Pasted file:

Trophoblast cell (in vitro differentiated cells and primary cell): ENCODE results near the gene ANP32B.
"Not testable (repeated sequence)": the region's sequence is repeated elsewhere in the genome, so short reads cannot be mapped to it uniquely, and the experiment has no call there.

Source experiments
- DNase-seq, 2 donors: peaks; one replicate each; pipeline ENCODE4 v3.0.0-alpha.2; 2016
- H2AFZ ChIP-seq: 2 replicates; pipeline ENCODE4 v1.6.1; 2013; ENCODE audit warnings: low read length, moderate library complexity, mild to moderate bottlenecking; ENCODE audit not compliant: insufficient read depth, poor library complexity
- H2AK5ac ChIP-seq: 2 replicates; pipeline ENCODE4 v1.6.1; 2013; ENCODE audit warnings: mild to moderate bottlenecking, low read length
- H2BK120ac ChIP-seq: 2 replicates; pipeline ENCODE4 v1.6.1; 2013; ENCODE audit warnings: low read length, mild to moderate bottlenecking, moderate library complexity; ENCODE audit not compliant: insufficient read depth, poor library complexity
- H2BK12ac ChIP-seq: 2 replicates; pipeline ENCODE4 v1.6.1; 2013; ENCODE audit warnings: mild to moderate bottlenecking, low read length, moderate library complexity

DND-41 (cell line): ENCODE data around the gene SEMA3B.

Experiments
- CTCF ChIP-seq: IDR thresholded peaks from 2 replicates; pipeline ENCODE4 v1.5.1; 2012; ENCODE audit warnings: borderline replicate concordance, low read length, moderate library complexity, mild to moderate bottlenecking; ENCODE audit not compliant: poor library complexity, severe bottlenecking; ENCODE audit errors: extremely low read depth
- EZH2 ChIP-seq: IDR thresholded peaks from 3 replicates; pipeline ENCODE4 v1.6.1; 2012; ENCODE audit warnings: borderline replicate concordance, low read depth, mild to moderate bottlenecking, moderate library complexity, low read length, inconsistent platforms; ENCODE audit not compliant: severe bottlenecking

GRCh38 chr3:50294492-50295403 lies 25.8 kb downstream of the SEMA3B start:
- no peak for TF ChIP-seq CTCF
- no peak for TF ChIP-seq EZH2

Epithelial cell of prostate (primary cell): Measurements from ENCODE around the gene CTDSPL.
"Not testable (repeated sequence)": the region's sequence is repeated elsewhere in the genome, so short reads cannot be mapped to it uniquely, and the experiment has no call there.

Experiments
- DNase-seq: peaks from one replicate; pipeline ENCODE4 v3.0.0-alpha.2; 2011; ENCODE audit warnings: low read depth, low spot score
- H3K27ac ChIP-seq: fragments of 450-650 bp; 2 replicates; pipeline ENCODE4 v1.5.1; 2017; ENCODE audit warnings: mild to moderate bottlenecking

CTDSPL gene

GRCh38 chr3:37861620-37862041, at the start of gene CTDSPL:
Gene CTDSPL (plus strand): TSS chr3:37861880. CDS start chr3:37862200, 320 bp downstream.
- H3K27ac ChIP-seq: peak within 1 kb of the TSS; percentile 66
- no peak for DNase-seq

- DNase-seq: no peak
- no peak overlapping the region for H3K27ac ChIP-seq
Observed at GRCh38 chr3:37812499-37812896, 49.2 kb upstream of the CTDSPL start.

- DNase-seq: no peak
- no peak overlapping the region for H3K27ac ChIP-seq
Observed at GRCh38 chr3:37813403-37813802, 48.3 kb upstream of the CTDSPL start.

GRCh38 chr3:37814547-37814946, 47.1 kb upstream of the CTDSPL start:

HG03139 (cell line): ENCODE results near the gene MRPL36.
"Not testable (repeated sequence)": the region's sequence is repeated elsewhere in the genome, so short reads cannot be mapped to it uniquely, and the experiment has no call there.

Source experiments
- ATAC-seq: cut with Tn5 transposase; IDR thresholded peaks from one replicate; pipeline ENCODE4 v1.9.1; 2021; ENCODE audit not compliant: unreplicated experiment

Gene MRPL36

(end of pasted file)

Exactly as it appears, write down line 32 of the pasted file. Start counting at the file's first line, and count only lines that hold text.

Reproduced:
GRCh38 chr3:37814547-37814946, 47.1 kb upstream of the CTDSPL start: